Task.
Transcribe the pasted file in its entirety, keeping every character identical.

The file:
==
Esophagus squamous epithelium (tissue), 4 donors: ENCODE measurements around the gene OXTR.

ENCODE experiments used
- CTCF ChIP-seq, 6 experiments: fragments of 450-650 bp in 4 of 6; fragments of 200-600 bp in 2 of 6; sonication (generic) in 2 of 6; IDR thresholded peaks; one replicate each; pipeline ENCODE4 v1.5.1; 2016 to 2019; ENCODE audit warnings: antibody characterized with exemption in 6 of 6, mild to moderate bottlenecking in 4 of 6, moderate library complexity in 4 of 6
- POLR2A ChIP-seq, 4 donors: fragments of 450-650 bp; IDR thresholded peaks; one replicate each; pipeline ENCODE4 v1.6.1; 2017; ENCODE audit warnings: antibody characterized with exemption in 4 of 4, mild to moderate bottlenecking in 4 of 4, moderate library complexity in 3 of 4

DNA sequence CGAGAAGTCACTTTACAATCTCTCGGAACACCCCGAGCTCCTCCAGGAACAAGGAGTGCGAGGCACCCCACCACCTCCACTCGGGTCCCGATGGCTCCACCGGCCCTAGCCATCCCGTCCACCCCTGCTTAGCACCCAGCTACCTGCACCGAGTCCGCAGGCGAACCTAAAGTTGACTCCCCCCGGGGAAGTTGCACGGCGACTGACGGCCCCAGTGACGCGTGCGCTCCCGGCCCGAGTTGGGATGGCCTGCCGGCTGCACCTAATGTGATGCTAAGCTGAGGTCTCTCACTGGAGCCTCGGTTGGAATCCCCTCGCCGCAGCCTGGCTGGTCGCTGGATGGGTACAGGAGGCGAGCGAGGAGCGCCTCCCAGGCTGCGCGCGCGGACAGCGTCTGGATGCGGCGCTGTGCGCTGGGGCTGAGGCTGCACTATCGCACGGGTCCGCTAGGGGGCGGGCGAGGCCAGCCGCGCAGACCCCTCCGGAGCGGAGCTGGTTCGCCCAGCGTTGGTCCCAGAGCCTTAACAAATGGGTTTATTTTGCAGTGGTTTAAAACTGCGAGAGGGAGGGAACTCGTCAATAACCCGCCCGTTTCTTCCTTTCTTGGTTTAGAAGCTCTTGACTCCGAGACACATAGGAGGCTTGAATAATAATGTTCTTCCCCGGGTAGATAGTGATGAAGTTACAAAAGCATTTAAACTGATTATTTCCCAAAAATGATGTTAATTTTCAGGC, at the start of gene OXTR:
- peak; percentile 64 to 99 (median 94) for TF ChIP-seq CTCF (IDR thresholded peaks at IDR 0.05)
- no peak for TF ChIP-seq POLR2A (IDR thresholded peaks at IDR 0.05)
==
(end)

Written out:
Esophagus squamous epithelium (tissue), 4 donors: ENCODE measurements around the gene OXTR.

ENCODE experiments used
- CTCF ChIP-seq, 6 experiments: fragments of 450-650 bp in 4 of 6; fragments of 200-600 bp in 2 of 6; sonication (generic) in 2 of 6; IDR thresholded peaks; one replicate each; pipeline ENCODE4 v1.5.1; 2016 to 2019; ENCODE audit warnings: antibody characterized with exemption in 6 of 6, mild to moderate bottlenecking in 4 of 6, moderate library complexity in 4 of 6
- POLR2A ChIP-seq, 4 donors: fragments of 450-650 bp; IDR thresholded peaks; one replicate each; pipeline ENCODE4 v1.6.1; 2017; ENCODE audit warnings: antibody characterized with exemption in 4 of 4, mild to moderate bottlenecking in 4 of 4, moderate library complexity in 3 of 4

DNA sequence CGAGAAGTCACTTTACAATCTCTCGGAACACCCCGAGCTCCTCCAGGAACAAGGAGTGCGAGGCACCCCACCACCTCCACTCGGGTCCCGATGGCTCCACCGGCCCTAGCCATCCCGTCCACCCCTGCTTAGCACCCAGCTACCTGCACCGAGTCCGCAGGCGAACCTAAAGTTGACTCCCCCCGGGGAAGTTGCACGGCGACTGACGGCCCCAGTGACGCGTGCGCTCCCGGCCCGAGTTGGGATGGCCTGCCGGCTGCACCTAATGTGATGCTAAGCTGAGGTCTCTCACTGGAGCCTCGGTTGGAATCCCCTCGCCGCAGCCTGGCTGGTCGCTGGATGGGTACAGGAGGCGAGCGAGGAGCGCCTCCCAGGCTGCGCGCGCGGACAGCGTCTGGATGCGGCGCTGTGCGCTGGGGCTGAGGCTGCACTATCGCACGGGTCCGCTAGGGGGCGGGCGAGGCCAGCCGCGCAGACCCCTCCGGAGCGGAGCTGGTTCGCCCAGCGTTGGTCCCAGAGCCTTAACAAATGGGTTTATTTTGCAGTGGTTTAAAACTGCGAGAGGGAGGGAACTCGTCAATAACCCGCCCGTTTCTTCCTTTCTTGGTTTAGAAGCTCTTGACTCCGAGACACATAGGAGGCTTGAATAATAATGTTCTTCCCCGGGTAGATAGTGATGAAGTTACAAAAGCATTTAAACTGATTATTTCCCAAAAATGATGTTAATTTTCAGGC, at the start of gene OXTR:
- peak; percentile 64 to 99 (median 94) for TF ChIP-seq CTCF (IDR thresholded peaks at IDR 0.05)
- no peak for TF ChIP-seq POLR2A (IDR thresholded peaks at IDR 0.05)